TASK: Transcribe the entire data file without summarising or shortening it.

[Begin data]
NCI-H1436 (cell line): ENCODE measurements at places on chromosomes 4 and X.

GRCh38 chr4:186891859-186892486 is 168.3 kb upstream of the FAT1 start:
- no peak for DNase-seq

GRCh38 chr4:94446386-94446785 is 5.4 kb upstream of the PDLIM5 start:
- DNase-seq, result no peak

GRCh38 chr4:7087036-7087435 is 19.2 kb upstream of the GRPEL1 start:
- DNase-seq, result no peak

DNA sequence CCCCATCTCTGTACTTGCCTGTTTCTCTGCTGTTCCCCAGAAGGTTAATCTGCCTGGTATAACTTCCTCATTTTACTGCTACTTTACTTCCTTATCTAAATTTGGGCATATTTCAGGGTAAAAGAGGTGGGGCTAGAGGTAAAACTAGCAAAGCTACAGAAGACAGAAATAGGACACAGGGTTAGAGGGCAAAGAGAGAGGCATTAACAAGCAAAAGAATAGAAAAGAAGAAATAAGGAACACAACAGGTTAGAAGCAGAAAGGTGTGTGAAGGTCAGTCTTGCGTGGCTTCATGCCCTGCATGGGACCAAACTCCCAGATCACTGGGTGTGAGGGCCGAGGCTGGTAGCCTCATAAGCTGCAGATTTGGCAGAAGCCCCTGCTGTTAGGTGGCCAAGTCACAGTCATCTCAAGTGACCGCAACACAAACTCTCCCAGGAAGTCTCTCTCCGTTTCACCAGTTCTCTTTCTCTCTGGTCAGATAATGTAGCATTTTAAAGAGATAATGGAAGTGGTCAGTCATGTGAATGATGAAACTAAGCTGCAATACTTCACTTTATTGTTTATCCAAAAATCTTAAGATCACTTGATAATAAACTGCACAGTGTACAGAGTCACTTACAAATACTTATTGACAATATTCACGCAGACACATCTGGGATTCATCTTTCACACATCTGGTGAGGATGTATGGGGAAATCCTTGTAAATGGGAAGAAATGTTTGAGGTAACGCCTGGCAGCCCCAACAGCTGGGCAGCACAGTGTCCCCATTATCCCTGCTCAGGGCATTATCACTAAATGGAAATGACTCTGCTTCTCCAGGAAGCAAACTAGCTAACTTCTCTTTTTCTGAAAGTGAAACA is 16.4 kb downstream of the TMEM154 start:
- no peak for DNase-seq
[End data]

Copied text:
NCI-H1436 (cell line): ENCODE measurements at places on chromosomes 4 and X.

GRCh38 chr4:186891859-186892486 is 168.3 kb upstream of the FAT1 start:
- no peak for DNase-seq

GRCh38 chr4:94446386-94446785 is 5.4 kb upstream of the PDLIM5 start:
- DNase-seq, result no peak

GRCh38 chr4:7087036-7087435 is 19.2 kb upstream of the GRPEL1 start:
- DNase-seq, result no peak

DNA sequence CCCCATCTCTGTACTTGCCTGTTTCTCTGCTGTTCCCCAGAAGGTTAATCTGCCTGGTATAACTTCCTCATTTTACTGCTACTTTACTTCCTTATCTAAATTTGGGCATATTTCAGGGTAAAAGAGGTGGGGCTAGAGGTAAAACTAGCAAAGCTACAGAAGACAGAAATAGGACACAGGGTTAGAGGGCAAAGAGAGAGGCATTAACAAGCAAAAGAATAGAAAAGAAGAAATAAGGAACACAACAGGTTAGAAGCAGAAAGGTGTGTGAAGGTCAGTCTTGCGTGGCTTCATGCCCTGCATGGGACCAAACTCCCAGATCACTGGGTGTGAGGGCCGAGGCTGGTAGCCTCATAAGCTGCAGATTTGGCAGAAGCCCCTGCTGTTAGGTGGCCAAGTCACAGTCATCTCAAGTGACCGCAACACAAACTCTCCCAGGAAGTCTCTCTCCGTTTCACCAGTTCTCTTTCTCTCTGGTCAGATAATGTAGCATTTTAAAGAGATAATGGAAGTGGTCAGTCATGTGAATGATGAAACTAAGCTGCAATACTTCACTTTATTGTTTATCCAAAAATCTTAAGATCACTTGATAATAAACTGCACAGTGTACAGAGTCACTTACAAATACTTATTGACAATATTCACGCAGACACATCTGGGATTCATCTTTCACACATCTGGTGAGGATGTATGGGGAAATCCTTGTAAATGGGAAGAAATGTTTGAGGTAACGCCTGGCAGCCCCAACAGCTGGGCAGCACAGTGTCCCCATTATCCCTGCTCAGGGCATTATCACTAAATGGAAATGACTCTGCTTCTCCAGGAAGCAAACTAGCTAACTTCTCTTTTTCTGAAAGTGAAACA is 16.4 kb downstream of the TMEM154 start:
- no peak for DNase-seq